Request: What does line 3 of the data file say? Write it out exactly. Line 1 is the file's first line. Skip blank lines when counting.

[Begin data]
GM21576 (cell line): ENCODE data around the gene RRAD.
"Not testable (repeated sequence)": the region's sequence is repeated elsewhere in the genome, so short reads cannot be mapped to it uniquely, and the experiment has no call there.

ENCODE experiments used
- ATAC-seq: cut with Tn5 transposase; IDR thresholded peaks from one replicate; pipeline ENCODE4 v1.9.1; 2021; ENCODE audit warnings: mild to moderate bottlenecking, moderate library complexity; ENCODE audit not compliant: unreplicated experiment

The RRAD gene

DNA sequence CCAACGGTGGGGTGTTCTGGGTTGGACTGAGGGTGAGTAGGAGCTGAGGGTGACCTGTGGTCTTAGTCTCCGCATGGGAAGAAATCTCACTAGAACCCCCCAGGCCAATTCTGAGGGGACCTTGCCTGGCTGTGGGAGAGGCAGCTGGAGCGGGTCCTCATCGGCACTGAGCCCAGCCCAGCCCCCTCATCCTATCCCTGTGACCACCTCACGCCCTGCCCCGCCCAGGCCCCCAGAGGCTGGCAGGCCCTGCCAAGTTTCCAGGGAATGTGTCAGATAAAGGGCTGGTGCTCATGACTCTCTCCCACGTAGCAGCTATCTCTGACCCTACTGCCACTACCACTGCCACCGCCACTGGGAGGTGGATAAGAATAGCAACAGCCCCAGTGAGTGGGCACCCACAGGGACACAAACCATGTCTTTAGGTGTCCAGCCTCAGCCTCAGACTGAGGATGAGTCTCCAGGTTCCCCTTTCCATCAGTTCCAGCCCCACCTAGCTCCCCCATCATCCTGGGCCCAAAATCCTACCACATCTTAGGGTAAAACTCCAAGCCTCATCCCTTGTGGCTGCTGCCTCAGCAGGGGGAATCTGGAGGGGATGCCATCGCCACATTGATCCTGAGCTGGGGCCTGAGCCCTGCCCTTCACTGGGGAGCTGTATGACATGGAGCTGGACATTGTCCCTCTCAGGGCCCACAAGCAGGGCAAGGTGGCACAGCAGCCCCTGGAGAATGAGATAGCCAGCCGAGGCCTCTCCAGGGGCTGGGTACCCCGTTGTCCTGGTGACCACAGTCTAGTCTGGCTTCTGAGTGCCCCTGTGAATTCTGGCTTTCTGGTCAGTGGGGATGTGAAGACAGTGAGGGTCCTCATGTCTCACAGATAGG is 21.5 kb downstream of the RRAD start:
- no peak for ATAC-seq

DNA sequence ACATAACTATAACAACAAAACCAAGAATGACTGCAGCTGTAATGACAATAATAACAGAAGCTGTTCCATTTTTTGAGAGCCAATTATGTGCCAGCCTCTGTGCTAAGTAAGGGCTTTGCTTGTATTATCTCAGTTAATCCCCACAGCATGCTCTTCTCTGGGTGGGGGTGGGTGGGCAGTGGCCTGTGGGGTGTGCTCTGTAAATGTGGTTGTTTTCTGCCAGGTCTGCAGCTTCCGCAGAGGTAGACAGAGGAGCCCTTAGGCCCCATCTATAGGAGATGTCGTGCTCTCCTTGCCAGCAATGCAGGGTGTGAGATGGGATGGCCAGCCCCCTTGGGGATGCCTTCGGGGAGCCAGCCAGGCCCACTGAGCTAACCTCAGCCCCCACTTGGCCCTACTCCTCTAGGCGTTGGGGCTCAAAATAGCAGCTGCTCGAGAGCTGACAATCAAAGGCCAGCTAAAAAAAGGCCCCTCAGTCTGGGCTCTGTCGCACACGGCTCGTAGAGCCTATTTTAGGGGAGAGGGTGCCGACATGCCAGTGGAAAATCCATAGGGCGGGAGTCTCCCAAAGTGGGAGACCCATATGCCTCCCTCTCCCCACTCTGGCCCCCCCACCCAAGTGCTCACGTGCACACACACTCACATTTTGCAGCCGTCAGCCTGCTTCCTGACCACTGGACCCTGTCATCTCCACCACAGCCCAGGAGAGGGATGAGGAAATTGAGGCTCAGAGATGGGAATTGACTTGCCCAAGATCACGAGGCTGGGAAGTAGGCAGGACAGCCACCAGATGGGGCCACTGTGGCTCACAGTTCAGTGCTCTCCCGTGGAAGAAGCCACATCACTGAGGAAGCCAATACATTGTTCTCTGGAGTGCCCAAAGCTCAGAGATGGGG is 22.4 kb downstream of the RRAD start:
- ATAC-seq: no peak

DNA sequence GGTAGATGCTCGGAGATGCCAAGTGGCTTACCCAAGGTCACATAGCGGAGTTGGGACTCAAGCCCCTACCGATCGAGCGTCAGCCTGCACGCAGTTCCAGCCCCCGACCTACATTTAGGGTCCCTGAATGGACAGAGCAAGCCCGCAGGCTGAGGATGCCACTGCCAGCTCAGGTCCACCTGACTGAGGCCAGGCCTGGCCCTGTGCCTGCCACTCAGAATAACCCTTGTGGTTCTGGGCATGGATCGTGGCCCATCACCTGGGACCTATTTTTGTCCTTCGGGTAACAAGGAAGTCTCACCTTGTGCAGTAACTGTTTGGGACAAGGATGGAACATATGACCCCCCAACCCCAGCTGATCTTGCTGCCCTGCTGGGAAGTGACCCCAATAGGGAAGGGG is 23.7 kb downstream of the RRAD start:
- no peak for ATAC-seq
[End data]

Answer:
ENCODE experiments used